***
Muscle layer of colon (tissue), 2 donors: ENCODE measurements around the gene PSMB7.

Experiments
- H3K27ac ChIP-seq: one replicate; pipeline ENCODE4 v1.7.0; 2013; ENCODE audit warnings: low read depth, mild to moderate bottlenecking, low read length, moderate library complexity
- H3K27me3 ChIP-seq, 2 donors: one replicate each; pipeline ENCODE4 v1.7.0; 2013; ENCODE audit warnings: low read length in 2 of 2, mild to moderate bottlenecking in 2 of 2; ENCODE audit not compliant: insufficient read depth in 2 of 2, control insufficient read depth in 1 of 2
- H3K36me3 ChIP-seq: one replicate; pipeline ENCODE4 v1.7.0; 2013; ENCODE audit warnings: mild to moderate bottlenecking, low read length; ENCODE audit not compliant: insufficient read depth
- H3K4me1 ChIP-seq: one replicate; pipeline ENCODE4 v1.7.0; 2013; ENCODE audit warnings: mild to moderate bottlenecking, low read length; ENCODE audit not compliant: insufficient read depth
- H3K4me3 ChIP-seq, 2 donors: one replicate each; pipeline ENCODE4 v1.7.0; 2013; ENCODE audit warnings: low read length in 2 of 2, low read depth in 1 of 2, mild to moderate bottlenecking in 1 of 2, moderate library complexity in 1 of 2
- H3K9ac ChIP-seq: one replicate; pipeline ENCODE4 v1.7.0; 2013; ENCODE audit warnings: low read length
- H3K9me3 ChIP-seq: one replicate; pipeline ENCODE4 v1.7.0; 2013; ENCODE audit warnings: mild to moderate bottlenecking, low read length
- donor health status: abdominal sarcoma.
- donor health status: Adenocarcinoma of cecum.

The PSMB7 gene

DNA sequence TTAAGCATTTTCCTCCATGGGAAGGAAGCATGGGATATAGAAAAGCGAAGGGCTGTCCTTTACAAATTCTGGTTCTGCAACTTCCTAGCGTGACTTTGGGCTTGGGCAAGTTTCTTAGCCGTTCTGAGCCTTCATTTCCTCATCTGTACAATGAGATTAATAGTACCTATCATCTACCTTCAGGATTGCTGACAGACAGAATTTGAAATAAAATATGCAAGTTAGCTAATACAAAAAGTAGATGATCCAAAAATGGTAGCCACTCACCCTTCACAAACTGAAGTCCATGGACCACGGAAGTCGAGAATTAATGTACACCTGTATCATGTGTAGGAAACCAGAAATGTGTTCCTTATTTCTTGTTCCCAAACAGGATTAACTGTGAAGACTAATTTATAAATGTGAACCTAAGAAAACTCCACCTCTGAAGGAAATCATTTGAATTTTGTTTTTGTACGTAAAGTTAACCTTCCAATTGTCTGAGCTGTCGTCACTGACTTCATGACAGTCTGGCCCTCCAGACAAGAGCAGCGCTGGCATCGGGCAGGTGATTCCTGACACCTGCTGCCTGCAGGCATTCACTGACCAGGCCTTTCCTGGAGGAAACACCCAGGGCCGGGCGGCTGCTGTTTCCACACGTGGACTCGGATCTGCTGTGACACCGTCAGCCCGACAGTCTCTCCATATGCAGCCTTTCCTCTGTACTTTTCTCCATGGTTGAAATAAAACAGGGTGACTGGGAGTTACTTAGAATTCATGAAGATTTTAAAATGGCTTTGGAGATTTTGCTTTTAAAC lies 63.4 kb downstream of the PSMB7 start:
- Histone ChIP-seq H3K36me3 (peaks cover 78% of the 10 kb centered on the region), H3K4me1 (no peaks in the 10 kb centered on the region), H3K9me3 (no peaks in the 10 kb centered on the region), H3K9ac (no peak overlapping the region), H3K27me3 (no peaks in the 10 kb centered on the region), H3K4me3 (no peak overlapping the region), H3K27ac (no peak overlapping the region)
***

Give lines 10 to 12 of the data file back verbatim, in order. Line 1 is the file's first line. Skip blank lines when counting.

- donor health status: abdominal sarcoma.
- donor health status: Adenocarcinoma of cecum.

The PSMB7 gene